@Nymph: You also describe the re dilemma quite well... Btw, you seem to be one of the rarer cases here on this forum who has Sjogren´s (?). Sjogren´s is often mentioned in medical literature as a possible

    underlying cause for dysautonomia, but in different dysautonomia forums one only meets Sjogren´s patients very rarely. Do so many of us get undiagnosed? Anyway, treatment for Sjogren´s should be

    available, what kind of problems are you experiencing getting treated...?

  8. Thanks to everybody's feedback!!

    I was also tempted to believe that SFN means you could have general autonomic neuropathy which eventually causes POTS. That sounds quite logical.

    However, it doesn't fit at all with my personal timeline. My first POTS symptomes date back to 2011 (maybe even 2010).
    In 2013 my POTS finally reached it's full flare, yet still undiagnosed. At the same time, I had my first skin biopsy for SFN - negative! A couple of weeks later I eventually got my POTS diagnosis.
    6 months later I had my second skin biopsy - "borderline" SFN! Shortly after that, my POTS started to slightly improve. Another 6 months later, my POTS was definitely improving more and more. At the same time, I got my third skin biopsy - now definite SFN!
    Today my POTS is still improving and I am on good way to recovery I would say - however, I do have clear SFN...
    And the POTS recovery can not be due to meds, ("masking" the neuropathy) as I am tapering down all of them (which even helps me more!)

    So, in my particular case, POTS definitely preceded the SFN - and today I have mostly recovered from POTS, but seem to have full blown SFN - I actually experience the various symptoms of neuropathy in my legs (pain, tingling, numbness, etc.).

    Being very confused - any ideas/experiences from anybody...?

  9. Hi folks,

    I am among the 50% POTSies who have small fiber neuropathy along with my dysautonomia. So far, so "good". I just read through the numeous studies I collected about this issue and realised that there is already no doubt about a clear connection between both conditions.

    But reading the studies again, I started to wonder that I never found particular any remarks about whether the small fiber neuropathy is the (possible) cause of POTS - or maybe just the other way round, POTS may actually cause SFN...? Does anybody know about studies or other medical Infos where docs say more than that these two conditions are "connected"....?

    Thanks in advance for any help!

  10. Hello Michele,

    I am so sorry to hear you are undergoing this terrible thing!! I personally can add the following from my personal experience:

    I had EXACTELY what you describe for about 5-6 months in spring of 2014, when my POTS was at its worst ever. I simply couldnt lead and follow a conversation. No listening and no talking without getting symptomatic within minutes. Neither person to person nor on the phone. The symptoms I got were strikingly the same as yours: At first lightheadedness and a strange feeling of being "overloaded" in my head, very soon followed by heavy internal termors, extreme "nervousity", severe chills and teeth chattering! I too had to avoid eye contact. I had to excuse myself from conversations so many times. At some occasions I wasn´t even able to talk to docs in hospital für 3-4 minutes without getting theses symptoms. Talking/listening made me feel "overstimulated" in general. As a consequence, I couldn´t watch TV or listen to the radio - just the same symptoms within minutes....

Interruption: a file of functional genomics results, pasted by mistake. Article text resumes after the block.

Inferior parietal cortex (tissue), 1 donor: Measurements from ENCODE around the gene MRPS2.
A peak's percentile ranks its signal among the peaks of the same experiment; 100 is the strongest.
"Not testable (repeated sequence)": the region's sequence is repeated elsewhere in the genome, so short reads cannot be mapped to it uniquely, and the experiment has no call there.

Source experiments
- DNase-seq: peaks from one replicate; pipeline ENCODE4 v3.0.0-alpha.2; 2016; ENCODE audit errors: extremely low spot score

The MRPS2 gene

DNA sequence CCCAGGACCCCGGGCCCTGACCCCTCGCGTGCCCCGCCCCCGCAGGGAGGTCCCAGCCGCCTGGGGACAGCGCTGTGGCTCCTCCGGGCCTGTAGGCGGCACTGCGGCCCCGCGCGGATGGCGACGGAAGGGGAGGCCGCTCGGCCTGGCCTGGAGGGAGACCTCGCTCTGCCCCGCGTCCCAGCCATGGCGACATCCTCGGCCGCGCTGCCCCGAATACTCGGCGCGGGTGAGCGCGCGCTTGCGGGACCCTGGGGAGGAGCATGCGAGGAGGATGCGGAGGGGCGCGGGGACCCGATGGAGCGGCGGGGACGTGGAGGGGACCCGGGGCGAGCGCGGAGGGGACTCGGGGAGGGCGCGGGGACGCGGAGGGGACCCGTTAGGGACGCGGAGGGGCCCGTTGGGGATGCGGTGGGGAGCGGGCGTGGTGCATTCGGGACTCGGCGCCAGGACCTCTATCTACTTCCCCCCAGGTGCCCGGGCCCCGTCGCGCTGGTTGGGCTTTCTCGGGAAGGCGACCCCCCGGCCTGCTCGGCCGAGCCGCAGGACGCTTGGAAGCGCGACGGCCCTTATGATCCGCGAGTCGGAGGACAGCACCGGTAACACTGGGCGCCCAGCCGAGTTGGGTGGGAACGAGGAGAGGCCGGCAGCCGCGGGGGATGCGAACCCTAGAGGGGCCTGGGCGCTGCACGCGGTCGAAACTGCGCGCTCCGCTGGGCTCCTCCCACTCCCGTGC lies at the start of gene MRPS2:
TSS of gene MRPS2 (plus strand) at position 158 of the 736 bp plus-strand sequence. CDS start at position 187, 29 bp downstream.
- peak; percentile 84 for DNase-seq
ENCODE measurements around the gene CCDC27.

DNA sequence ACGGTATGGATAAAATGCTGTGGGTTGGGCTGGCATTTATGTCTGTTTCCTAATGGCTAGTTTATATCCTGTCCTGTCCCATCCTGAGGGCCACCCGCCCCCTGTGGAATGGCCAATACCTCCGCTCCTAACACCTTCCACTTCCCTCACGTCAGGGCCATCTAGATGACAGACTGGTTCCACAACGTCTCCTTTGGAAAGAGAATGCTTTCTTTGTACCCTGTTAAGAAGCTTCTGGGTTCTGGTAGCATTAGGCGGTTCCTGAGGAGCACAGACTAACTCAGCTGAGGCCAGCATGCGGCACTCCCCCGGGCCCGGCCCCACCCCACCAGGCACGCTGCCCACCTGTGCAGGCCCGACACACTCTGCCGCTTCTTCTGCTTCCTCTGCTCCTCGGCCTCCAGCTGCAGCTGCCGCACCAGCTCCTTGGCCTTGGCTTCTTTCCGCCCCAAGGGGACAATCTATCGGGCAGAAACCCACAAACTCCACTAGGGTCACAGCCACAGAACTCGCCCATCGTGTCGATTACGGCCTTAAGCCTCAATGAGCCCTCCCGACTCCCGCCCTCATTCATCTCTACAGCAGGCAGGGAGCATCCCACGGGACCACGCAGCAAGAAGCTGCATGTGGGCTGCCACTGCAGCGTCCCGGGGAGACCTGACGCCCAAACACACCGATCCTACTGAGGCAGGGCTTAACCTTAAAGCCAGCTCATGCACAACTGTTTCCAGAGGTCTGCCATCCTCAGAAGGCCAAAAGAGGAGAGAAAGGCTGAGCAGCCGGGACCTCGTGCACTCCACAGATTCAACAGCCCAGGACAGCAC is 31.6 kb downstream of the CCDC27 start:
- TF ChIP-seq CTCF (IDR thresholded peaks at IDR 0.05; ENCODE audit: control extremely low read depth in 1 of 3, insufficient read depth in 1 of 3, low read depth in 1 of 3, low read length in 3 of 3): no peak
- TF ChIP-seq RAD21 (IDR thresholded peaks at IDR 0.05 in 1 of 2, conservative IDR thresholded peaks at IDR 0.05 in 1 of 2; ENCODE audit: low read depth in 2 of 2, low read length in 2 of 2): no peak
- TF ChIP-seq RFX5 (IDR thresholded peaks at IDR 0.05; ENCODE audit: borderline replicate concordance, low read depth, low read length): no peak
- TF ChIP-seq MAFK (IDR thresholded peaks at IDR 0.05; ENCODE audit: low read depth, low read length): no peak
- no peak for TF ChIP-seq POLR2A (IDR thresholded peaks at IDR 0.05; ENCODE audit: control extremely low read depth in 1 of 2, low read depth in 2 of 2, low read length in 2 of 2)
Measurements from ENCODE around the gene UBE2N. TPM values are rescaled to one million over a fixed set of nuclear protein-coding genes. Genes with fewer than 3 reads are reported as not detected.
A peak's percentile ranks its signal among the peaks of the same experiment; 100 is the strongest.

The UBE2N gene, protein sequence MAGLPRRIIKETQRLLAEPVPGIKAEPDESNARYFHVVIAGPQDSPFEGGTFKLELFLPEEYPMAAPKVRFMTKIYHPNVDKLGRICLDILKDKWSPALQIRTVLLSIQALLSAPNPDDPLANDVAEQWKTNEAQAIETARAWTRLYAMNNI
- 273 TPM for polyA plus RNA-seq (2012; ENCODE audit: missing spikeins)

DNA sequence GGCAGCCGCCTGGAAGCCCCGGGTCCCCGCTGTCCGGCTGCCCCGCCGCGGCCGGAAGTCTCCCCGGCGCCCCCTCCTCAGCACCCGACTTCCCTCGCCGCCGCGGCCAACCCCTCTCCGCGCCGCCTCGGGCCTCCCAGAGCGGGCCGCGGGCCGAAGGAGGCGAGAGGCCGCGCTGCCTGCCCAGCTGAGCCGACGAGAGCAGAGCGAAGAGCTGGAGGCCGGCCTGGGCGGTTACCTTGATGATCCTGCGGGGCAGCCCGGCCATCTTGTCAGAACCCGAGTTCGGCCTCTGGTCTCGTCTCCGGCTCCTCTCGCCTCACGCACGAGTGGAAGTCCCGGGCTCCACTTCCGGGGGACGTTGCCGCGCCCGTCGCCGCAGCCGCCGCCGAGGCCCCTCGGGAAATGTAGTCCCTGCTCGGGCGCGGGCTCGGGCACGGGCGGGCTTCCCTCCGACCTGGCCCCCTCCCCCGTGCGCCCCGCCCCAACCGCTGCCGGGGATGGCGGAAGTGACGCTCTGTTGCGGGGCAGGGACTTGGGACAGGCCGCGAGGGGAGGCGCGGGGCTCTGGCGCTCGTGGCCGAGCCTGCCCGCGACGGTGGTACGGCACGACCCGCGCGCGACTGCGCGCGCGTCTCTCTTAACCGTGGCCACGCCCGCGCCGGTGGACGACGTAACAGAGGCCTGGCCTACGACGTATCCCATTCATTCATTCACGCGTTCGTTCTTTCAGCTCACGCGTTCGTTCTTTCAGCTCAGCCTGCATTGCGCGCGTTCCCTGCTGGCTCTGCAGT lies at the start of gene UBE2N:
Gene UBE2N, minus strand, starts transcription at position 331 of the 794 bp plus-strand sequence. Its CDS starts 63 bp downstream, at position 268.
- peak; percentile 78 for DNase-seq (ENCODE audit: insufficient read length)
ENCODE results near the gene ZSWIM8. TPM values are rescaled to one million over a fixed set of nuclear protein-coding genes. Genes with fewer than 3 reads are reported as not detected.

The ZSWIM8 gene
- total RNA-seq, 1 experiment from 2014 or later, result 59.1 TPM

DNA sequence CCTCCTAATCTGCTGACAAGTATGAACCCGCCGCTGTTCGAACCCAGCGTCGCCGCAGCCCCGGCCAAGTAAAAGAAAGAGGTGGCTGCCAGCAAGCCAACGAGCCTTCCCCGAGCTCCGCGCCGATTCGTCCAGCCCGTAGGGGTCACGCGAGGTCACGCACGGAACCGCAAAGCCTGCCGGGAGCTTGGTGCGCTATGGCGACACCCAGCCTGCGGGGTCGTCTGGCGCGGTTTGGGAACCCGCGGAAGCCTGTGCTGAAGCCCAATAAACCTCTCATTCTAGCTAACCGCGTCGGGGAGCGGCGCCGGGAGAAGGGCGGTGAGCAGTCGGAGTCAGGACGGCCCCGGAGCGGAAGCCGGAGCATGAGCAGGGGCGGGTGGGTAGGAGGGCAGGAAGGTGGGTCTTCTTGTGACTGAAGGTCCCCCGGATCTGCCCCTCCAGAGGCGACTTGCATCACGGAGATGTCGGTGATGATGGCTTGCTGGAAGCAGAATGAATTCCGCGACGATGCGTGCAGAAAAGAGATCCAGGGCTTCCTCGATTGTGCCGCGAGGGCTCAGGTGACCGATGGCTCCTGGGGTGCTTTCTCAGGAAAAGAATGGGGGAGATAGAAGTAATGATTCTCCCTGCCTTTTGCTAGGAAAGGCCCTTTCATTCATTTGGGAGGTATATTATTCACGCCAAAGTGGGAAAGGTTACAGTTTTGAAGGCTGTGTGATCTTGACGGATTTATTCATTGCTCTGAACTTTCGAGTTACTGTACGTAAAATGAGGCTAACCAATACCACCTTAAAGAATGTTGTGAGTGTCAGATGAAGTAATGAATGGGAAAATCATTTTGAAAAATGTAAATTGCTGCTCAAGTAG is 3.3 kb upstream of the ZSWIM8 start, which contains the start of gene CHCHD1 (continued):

Luckily, these symptoms went away when my POTS cleared up slowly since fall 2014. But I still feel that conversations longer than 2-3 hours could make me symptomatic in that particular way (though much less intense). And it still gets better and better now.

    Last but not least, there´s something you mentioned and that caught my attention immediately: You say taking a small dosage of xanax sometimes helps at least little bit. I too was taking (and finally tapering) a benzo. I first took xanax then changed to diazepam and finally tapered that slowly. Exactely parallel to this, my POTS flared and especially the terrible conversation-thing started... So, my idea: Did you change your dosage of xanax recently? Or could it be that you are actually in "tolerance withdrawal" (=taking the same dosage as usual but actually your body would start to need more...?). Xanax in particular is a benzo with a very short half time, thus you may be getting into "interdose withdrawal" regularly.

    I actually emphasise this benzo thing, because your symptoms don´t seem particularly typical for POTS, but rather sound strikingly like what people experience who withdraw from benzos - you can read literally hundreds of experiences exactely like yours on benzo-forums (like benzobuddies.org f.e.). One of the worst symptoms the members report is the inability to lead a conversation, followed by the symptoms you describe. In addition, tapering benzos can flare up (or even trigger for the first time!) POTS/dysautonomia. So you may look into this issue as well...?